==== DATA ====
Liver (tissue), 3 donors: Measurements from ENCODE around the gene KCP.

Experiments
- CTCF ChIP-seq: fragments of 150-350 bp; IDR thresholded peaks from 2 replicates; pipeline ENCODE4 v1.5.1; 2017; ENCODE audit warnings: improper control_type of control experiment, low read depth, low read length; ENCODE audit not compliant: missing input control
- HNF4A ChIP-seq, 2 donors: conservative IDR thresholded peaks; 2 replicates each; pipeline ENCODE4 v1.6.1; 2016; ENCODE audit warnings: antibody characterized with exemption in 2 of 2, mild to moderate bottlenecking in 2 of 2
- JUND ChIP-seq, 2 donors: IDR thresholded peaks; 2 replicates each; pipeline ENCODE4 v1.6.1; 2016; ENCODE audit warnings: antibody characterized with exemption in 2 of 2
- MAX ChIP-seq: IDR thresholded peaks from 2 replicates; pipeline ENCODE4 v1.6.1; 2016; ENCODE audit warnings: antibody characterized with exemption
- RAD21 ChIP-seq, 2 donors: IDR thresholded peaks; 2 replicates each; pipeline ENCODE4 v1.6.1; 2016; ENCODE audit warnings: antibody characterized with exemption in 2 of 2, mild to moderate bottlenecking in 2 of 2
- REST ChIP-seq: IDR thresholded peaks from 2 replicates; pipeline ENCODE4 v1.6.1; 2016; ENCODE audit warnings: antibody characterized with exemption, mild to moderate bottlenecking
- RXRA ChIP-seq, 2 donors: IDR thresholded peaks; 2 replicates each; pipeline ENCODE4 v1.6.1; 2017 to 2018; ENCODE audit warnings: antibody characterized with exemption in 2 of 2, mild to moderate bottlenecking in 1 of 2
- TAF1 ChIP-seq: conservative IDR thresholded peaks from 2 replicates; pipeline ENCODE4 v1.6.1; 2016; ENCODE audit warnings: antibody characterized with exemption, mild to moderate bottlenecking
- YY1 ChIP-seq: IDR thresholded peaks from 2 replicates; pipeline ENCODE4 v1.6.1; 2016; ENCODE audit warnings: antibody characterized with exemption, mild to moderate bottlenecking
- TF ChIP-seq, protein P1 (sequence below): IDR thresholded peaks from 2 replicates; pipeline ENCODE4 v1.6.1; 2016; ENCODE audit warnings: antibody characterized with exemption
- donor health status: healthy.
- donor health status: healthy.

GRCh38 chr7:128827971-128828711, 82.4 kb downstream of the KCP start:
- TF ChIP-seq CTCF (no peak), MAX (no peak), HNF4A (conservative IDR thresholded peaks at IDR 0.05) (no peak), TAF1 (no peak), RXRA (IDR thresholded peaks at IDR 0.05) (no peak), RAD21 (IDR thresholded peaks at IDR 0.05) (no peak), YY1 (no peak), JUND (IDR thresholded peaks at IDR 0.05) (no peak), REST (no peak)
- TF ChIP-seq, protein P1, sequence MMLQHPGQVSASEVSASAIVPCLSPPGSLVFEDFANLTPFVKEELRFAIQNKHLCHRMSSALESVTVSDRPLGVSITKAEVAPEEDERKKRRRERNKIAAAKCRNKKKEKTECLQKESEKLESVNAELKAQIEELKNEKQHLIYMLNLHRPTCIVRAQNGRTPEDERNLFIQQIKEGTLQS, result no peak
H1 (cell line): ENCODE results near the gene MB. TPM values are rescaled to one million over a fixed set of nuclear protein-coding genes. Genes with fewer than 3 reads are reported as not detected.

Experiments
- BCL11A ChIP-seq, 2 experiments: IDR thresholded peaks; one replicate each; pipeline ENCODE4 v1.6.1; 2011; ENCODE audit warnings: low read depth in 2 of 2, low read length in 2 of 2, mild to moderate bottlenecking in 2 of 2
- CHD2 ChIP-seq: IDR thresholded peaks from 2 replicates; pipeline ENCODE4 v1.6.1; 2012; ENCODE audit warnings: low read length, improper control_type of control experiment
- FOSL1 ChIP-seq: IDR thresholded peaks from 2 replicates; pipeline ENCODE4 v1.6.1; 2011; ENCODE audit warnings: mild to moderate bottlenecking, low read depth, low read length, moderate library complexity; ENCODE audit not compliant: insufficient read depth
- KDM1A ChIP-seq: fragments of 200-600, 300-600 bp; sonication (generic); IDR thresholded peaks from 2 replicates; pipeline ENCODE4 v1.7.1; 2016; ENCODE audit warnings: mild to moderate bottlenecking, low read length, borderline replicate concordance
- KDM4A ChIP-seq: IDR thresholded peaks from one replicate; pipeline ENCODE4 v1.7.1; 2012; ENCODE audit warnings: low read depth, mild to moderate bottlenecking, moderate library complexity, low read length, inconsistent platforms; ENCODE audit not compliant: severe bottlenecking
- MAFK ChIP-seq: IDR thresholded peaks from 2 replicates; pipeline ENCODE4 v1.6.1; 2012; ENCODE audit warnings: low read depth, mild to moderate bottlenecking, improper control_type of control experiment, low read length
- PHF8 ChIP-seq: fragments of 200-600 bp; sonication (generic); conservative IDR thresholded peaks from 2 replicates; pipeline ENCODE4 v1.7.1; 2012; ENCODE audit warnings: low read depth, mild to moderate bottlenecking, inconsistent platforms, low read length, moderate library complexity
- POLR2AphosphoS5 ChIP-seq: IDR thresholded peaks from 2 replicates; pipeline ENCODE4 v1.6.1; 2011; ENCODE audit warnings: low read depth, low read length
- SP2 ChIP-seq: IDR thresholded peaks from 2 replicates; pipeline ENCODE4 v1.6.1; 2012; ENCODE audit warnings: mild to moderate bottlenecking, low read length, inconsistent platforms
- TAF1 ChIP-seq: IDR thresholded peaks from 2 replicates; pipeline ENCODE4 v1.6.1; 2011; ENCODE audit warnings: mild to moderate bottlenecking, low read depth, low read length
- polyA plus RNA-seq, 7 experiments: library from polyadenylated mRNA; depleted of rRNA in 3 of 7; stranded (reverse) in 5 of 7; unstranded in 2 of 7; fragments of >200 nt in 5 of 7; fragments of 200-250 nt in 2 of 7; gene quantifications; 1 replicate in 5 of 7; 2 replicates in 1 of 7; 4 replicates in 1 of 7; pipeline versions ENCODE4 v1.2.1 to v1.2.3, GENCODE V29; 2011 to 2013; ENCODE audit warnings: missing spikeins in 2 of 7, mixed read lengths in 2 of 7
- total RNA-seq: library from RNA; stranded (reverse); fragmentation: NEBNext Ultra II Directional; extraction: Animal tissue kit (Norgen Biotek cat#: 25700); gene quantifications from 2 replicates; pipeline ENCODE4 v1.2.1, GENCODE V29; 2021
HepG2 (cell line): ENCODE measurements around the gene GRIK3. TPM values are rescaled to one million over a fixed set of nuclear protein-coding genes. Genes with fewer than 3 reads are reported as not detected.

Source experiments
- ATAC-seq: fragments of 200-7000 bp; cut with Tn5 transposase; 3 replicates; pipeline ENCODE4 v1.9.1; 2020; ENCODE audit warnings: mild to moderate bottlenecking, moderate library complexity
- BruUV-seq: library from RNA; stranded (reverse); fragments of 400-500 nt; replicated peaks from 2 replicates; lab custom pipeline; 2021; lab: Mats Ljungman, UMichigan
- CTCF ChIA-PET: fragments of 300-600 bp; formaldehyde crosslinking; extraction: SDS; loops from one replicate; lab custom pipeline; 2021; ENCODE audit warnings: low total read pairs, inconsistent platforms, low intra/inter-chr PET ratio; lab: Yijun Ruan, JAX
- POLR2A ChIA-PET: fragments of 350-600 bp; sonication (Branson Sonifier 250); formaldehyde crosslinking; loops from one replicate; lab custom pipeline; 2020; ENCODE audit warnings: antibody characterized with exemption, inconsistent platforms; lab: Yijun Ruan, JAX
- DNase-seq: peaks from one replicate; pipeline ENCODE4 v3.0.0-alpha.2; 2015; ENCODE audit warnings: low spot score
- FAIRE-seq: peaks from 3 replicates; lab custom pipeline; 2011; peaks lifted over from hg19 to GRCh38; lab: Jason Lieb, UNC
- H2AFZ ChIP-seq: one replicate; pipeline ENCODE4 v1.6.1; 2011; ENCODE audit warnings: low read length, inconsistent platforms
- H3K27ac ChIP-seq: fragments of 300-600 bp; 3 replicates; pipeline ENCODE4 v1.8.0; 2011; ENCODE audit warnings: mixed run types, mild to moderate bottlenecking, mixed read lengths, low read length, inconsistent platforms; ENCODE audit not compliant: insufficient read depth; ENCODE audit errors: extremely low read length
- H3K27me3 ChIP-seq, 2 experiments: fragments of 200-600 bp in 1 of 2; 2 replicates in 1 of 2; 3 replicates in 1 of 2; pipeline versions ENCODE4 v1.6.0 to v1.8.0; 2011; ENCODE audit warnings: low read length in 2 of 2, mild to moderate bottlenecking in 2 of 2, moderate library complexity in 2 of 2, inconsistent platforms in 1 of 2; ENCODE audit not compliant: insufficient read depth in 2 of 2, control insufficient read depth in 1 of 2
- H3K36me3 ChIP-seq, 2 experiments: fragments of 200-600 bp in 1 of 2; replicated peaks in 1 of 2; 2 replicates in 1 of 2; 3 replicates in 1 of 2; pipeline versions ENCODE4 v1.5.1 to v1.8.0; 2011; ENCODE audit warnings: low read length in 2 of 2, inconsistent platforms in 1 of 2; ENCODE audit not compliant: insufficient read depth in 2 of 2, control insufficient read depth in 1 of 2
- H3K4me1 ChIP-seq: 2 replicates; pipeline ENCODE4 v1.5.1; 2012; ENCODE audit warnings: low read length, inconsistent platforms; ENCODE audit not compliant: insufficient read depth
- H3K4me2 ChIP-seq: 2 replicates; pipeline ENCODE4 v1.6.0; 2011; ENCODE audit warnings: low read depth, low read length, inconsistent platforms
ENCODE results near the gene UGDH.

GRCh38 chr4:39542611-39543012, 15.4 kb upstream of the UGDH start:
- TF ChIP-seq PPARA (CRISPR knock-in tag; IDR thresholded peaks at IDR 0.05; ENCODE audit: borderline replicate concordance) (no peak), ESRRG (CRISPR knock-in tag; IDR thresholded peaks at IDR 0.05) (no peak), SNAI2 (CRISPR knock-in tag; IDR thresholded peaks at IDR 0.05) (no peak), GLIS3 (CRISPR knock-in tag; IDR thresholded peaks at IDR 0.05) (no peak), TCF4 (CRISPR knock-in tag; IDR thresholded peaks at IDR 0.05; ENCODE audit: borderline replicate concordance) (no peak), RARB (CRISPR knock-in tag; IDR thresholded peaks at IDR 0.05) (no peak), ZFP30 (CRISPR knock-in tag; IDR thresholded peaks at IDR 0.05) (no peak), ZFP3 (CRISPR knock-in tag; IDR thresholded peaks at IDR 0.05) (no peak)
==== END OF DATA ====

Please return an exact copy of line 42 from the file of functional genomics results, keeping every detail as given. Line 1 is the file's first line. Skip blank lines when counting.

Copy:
- H3K27me3 ChIP-seq, 2 experiments: fragments of 200-600 bp in 1 of 2; 2 replicates in 1 of 2; 3 replicates in 1 of 2; pipeline versions ENCODE4 v1.6.0 to v1.8.0; 2011; ENCODE audit warnings: low read length in 2 of 2, mild to moderate bottlenecking in 2 of 2, moderate library complexity in 2 of 2, inconsistent platforms in 1 of 2; ENCODE audit not compliant: insufficient read depth in 2 of 2, control insufficient read depth in 1 of 2